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Research Progress for Metastatic Breast Cancer

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Published on June 23, 2020

What research is being done to improve outcomes and treatment options for metastatic breast cancer patients?
  
Watch as Dr. Jeremy Force from Duke Cancer Institute explains his research, which is focused on utilizing the immune system to target cancer tumors and looking at receptor tyrosine kinase. He concludes by saying, "Even in metastatic disease, we're moving closer and closer towards a cure." Watch now to learn more and to find out why there is reason to be hopeful.

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Transcript | Research Progress for Metastatic Breast Cancer

Please remember the opinions expressed on Patient Power are not necessarily the views of our sponsors, contributors, partners or Patient Power. Our discussions are not a substitute for seeking medical advice or care from your own doctor. That’s how you’ll get care that’s most appropriate for you.

Dr. Force:

Hi. I'm Dr. Jeremy Force. I'm at the Duke Cancer Center and I'm a breast medical oncologist. I'm very interested in a couple of aspects of both cancer care and cancer research. From a clinical cancer perspective, I care for, well, all breast cancer subtypes, but I do only care for patients with breast cancer. I do have a fair amount of patients who have aggressive breast cancers that are triple-negative or HER2+ and inflammatory breast cancers are some of the folks that I do see more often, but I do have some others that are maybe not as aggressive. From a research perspective, I'm interested in leveraging the immune system to allow for a patient's own immune system to fight the cancer. And we're doing this in several different ways through clinical trials that I'm involved with here, which unleash the immune system on to the cancer.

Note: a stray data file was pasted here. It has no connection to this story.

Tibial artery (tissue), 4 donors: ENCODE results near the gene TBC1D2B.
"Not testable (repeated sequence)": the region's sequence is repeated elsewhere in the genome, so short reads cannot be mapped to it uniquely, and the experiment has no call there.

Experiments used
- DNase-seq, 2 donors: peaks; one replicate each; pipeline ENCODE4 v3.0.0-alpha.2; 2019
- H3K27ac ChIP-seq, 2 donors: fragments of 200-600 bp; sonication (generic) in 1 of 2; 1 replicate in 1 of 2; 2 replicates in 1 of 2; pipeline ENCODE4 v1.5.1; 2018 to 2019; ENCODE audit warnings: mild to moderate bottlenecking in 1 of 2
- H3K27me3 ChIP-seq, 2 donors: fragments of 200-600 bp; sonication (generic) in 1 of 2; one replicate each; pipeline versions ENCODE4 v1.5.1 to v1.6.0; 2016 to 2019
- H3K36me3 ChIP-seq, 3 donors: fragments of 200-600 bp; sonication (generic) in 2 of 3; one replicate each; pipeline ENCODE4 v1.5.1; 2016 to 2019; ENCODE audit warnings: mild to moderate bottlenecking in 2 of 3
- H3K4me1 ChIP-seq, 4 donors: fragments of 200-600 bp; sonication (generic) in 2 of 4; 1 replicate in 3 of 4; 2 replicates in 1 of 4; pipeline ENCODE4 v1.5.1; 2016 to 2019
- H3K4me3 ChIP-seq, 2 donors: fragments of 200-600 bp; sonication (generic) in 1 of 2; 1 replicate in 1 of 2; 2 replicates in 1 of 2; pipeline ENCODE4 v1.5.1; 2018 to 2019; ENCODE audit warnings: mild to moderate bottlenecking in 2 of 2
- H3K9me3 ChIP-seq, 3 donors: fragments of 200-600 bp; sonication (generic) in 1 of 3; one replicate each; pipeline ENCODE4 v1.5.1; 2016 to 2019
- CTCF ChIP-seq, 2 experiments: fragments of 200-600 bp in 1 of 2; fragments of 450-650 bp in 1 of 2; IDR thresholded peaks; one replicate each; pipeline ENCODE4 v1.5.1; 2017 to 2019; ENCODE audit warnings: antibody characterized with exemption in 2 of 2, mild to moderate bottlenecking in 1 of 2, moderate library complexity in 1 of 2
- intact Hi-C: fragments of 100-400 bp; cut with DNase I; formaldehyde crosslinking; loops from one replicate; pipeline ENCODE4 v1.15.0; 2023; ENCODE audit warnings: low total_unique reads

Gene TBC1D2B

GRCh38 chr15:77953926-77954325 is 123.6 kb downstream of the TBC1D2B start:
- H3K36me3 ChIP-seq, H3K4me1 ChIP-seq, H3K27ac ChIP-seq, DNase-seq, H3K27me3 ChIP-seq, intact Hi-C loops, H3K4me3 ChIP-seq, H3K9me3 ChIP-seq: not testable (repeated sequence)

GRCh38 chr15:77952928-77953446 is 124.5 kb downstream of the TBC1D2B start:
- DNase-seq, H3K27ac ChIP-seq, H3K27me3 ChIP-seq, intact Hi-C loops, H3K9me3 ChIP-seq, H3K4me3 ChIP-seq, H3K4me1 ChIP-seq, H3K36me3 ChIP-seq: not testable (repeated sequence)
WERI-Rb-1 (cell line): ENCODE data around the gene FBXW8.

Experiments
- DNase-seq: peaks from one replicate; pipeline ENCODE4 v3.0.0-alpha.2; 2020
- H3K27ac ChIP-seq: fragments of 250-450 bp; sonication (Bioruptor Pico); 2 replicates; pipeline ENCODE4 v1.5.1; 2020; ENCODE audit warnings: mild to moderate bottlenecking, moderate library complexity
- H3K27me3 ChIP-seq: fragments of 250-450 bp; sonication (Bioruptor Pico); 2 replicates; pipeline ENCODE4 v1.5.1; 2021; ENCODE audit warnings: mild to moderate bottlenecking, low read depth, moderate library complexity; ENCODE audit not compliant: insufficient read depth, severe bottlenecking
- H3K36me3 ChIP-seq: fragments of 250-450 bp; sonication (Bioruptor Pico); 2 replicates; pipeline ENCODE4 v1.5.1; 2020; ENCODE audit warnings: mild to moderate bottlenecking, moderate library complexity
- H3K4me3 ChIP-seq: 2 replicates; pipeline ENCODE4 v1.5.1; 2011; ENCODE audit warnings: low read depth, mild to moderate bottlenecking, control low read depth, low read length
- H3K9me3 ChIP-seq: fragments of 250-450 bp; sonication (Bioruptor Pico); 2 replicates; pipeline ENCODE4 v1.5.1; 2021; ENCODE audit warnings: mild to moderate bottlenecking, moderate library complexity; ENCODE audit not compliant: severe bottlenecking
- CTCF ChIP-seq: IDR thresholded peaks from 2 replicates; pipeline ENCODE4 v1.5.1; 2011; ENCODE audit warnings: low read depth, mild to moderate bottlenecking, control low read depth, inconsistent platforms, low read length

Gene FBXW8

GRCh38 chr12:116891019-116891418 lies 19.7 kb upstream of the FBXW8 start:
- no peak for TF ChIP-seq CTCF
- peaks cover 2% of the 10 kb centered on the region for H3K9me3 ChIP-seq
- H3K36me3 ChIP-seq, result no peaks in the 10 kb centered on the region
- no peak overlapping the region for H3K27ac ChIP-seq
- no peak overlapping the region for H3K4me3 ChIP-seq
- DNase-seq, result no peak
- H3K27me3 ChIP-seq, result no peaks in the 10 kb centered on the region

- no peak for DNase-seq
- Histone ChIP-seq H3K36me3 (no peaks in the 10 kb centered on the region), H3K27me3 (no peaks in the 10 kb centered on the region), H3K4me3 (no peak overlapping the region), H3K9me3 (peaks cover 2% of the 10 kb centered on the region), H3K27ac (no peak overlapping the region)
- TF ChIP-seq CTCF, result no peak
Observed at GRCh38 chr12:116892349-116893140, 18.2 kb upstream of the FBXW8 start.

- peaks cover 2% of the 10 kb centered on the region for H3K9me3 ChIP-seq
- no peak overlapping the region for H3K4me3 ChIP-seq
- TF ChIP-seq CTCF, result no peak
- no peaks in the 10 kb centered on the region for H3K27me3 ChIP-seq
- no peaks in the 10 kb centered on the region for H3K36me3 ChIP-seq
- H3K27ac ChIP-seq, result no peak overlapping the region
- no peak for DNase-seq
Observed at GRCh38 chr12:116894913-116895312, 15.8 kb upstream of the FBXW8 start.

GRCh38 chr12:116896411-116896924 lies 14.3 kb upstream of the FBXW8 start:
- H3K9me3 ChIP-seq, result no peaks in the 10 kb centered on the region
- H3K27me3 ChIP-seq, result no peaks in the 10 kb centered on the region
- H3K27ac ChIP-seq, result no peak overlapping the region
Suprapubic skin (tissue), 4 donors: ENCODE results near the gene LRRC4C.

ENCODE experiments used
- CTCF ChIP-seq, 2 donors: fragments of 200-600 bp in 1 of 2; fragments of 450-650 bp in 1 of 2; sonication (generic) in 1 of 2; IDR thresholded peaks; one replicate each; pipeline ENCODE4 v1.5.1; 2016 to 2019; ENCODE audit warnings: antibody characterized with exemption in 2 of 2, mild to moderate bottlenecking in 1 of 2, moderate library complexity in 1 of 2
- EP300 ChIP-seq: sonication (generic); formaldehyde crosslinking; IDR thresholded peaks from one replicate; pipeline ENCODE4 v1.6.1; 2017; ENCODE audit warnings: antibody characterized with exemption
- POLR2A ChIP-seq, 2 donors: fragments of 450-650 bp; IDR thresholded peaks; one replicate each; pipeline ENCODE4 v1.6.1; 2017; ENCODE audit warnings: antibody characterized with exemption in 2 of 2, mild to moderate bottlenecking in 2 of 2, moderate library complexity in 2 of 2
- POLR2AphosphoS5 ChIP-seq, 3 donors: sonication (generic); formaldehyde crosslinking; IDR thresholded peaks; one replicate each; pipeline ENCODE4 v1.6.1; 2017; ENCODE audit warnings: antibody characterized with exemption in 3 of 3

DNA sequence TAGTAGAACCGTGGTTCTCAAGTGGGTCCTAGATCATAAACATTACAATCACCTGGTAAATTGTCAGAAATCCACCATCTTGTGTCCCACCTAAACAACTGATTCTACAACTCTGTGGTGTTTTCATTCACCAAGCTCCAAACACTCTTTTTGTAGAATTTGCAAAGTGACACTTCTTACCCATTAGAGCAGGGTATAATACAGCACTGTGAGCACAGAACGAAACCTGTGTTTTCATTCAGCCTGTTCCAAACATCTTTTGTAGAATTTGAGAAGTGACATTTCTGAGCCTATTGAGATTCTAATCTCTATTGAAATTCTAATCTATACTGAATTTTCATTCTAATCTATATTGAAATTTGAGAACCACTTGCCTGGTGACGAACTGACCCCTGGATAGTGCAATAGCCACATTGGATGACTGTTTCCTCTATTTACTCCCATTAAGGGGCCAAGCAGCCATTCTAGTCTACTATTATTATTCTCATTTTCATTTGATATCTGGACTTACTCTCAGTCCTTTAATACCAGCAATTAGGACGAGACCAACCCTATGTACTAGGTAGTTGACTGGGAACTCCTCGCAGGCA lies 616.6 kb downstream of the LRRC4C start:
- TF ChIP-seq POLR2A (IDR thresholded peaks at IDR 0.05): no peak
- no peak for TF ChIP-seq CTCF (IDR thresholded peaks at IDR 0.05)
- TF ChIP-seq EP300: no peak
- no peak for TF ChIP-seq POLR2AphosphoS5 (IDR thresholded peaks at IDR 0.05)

This happens to affect more women than men with triple-negative disease than the other ones. So we're trying to look in the lab as to which genes may be interacting with the immune system that we can better understand, that would be inhibiting the immune system, and/or inhibiting the cellular growth in general of the tumor cell. And so, in the lab right now, we have a very unique project that we're looking at receptor tyrosine kinase. And we are developing or really identifying how this specific receptor tyrosine kinase may be implicated in both the immune pathway and also in breast cancer growth. And we are looking at this in-depthly in a lab, both in mice and in tissue culture, and identifying if there are novel ways that we can treat this specific pathway with drugs, that we could then translate into a clinic in clinical trials and allow for the disease burden to be decreased and/or have patients live longer.

The hope that is out there for women and men affected by breast cancer, we have made a tremendous improvement in the lives of our patients with breast cancer to the point where we are curing much of this disease, we're detecting it earlier in patients who have the access to care. And I just want to emphasize the hope that even in metastatic disease, we're moving closer and closer towards a cure. And, lots of this is with the research that we're doing in my lab and in others, that are really trying to advance and push this needle towards improvement of patient's lives and their quality of life.

And so I just want to end this with really hoping or conveying my point to the patients out there that we're all in this together as a part of your team, to help you navigate either specific clinical trials, and/or provide you the latest and greatest cutting-edge therapies that will maybe take away some pain, and/or put you on a new treatment that would potentially decrease the burden of this disease and put things into remission for as long as possible. Hopefully, with new therapeutics coming down the pipeline, we will have a cure for this disease. And I do hope that in my lifetime, we will see that happen.

Please remember the opinions expressed on Patient Power are not necessarily the views of our sponsors, contributors, partners or Patient Power. Our discussions are not a substitute for seeking medical advice or care from your own doctor. That’s how you’ll get the care that’s most appropriate for you.

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